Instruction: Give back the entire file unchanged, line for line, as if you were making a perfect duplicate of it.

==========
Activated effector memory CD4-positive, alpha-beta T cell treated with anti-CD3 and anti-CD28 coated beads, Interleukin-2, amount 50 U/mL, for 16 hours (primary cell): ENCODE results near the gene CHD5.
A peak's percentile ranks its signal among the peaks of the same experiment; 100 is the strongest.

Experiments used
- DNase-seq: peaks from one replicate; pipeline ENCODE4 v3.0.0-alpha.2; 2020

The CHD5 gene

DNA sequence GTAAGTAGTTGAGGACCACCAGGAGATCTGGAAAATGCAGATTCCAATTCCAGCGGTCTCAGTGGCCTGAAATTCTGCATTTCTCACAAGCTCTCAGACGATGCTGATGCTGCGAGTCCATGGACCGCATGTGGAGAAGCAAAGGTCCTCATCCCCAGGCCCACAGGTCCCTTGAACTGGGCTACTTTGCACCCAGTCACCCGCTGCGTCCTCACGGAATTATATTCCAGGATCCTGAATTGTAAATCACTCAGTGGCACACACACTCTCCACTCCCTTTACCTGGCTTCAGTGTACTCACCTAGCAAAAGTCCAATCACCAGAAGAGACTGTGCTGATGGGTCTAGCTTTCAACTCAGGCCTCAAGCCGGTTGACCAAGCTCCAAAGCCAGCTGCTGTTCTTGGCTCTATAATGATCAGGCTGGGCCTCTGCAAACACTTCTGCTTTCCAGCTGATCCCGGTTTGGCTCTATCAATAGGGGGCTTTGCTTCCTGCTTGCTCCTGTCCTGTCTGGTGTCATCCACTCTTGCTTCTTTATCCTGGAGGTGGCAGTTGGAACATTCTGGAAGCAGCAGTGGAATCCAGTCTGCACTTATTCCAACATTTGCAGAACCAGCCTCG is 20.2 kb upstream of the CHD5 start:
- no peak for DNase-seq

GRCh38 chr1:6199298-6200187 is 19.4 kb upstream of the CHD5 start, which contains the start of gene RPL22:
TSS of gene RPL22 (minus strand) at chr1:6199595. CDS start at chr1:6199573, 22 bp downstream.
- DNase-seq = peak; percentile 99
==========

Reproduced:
Activated effector memory CD4-positive, alpha-beta T cell treated with anti-CD3 and anti-CD28 coated beads, Interleukin-2, amount 50 U/mL, for 16 hours (primary cell): ENCODE results near the gene CHD5.
A peak's percentile ranks its signal among the peaks of the same experiment; 100 is the strongest.

Experiments used
- DNase-seq: peaks from one replicate; pipeline ENCODE4 v3.0.0-alpha.2; 2020

The CHD5 gene

DNA sequence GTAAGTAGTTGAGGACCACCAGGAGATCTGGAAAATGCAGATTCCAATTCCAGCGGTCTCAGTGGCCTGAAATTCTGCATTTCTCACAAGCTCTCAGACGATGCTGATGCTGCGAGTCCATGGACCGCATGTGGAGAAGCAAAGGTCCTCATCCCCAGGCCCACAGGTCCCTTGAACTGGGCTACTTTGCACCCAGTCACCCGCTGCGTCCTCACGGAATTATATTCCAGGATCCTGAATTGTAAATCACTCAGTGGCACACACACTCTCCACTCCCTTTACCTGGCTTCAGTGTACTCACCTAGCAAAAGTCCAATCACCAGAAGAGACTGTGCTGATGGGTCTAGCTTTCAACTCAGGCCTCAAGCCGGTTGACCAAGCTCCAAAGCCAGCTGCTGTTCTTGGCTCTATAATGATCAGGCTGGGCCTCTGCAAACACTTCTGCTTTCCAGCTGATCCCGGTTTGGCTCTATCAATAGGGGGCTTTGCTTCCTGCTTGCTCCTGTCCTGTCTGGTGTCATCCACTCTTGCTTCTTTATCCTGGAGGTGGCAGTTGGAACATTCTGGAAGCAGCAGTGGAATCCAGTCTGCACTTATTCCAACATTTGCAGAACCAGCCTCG is 20.2 kb upstream of the CHD5 start:
- no peak for DNase-seq

GRCh38 chr1:6199298-6200187 is 19.4 kb upstream of the CHD5 start, which contains the start of gene RPL22:
TSS of gene RPL22 (minus strand) at chr1:6199595. CDS start at chr1:6199573, 22 bp downstream.
- DNase-seq = peak; percentile 99